Joshua 2


In the second part of Joshua 1 we have seen two classes of persons called to cross the Jordan to enter the land of promise, type of heavenly places: the people, and the two and a half tribes, whose moral character is not on a par with their vocation, but who take part in the combat to ensure to Israel the possession of their inheritance. In Rahab we find a third class of persons: the Gentiles who share by faith the enjoyment of the promises in common with God's ancient people Rahab the harlot was a Gentile; she belonged by birth to that large company of which the Epistle to the Ephesians speaks; "Ye being in time past Gentiles in the flesh, who are called Uncircumcision by that which is called the Circumcision in the flesh made by hands; that at that time ye were without Christ, being aliens from the commonwealth of Israel, and strangers from the covenants of promise, having no hope, and without God in the world." But more than this, Rahab was a degraded person amongst the Gentiles themselves.

But the word of God comes to her: "We have heard," she said to the spies. It was a word which assured grace and deliverance to some, and judgment to others. Faith in this word places her immediately, as to her conscience, under the weight of the judgment. "As soon as we heard it our hearts did melt." (v. 11) Like her people she is filled with fear; but whilst they had lost all courage, for her this very fear is the beginning of wisdom, for it is the fear of the Lord, a fear which makes her look to God, and immediately she acquires the certainty ("I know," v. 9) that this God is a God of grace for His people. She seeks her resources in this God who is the resource of His own. Faith is not mere human imagination which likes to deceive itself, and which sees things in whatever light it pleases. It is not the human mind building its conclusions on possibilities or probabilities; she says simply, "I know," because she had heard what the Lord has done.

Rahab looks to God. She is threatened with judgment, but she sees that God takes interest in His people. She says to herself: If God is to be gracious to me, I must be with His people. So when the spies appear, Rahab by faith receives them "with peace" (Heb. 11: 31); and whilst the world seeks them everywhere, so as to rid itself of the testimony of God, she hides them safely, and values them as being the means which God would use to preserve her from future judgment. Her deliverance depends on their preservation. Not only does she believe in Israel's God, but, as some one has said, "she identifies herself with the Israel of God," and her faith receives an immediate answer. She does not need to acquire the certainty by seeing Jericho surrounded by the army of Jehovah. That would not be faith, which is the substance of things hoped for, the evidence of things not seen. Notice how perfect and worthy of God is the answer. She had said: "Swear unto me . . . that ye will deliver our lives from death"; and the messengers reply: "Our life for yours." Her faith finds in others (we, in Christ) the guarantee by substitution that death would not reach her.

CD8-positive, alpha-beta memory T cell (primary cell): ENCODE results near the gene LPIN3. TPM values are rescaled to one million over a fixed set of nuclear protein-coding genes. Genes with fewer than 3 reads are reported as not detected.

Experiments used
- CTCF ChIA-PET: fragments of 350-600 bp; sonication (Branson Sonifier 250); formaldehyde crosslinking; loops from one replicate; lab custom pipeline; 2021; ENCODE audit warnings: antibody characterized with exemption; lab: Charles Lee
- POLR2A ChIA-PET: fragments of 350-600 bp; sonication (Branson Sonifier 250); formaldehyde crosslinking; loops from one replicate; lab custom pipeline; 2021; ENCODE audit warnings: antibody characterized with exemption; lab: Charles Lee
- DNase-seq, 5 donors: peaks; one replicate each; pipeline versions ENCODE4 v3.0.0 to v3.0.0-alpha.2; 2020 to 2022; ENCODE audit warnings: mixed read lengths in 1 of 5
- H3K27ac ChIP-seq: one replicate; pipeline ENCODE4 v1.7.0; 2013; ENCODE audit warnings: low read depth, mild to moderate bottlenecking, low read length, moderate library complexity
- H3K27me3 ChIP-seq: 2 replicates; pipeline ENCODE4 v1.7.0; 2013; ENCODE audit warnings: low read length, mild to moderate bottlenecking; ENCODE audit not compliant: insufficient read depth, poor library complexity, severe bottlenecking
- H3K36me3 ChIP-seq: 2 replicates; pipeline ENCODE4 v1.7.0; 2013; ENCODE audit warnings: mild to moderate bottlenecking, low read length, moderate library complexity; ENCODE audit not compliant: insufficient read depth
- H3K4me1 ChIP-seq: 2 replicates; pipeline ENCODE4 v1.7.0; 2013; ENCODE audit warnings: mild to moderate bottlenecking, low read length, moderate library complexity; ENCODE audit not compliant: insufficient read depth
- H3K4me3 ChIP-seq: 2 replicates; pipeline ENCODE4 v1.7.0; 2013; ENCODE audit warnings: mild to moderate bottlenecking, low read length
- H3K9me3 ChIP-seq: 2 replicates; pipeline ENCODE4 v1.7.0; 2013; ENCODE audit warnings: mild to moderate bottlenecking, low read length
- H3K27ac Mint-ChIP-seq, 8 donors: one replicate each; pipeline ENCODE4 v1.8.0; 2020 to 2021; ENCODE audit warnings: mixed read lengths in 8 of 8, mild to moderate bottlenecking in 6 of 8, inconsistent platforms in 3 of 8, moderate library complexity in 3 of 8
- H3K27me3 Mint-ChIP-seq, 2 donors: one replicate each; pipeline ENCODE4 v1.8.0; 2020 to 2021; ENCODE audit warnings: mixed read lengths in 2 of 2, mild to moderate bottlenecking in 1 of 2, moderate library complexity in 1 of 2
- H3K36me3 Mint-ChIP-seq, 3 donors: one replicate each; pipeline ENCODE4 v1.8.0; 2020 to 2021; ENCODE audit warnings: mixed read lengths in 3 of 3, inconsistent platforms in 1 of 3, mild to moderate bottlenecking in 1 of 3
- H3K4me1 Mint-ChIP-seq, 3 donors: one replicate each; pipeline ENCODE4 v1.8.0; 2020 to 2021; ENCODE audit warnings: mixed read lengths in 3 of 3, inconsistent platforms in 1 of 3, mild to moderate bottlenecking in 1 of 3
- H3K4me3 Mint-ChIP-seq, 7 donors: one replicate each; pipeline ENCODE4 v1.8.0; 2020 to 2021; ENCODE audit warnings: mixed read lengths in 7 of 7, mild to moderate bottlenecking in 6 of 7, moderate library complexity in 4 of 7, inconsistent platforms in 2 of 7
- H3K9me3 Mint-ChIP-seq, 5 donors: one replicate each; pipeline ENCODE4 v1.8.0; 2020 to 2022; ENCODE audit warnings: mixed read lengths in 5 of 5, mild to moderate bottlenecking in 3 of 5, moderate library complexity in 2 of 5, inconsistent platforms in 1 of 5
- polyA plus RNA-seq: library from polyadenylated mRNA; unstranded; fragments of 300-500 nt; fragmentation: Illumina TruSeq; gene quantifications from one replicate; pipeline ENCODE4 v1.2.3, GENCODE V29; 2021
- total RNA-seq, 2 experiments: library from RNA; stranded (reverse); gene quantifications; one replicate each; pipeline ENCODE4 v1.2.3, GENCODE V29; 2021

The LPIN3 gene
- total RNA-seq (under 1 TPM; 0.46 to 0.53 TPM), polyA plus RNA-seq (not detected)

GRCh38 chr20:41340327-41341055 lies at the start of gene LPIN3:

That is not all. A scarlet thread, unpretending type of the death of One who could have said: "I am a worm and no man," suffices her as token and safeguard. Just as the blood of the paschal lamb on the lintels of the doorposts averted the judgment of the destroying angel, so the scarlet thread suspended from the window of a house which was "upon the town wall," was to preserve the house and all in it when the wall itself should fall down at the noise of the trumpets of Jehovah.

One more point: they are living witnesses who are the guarantees that death is Rahab's safeguard. In the same way for us, Christ is the living witness before God of the perfect efficacy, in redemption, of His blood shed for us on the cross. "Neither by the blood of goats and calves, but by his own blood he entered in once into the holy place, having obtained eternal redemption." (Heb. 9: 12)

Dear reader, how beautiful is Rahab's faith! She does not wait, as recommended by the spies, until the people "be come into the land" (v. 18) to bind the scarlet line in the window; they are scarcely gone when she hastens to put it there, testifying thus to what she has believed; her faith does not linger, it speaks henceforth loudly; she proclaims from her window Christ and the efficacy of His work to save the most miserable of sinners.

Finally, Rahab is not only an example of faith, but also of works. "Likewise also was not Rahab the harlot justified by works, when she had received the messengers, and had sent them out another way?" (James 2: 25) Works must follow faith. There is such a thing as dead works which are not the product of faith; and there is a dead faith which does not produce works; but Rahab's works can only be the fruit of faith. An Abraham to offer up his son as a burnt offering, a Rahab to betray her country, or a Mary to break a costly box of alabaster to waste her all, an odour of great price-human wisdom condemns, and the authors of such deeds are blamed or punished by the world; but what renders them approved of God is the faith which is the motive spring, and faith which sacrifices all for God, and which surrenders all for His people.

Rahab finds her recompense: a place of honour is reserved for her with those who, amongst God's earthly people, form the lineage of Messiah. (Matt. 1: 5)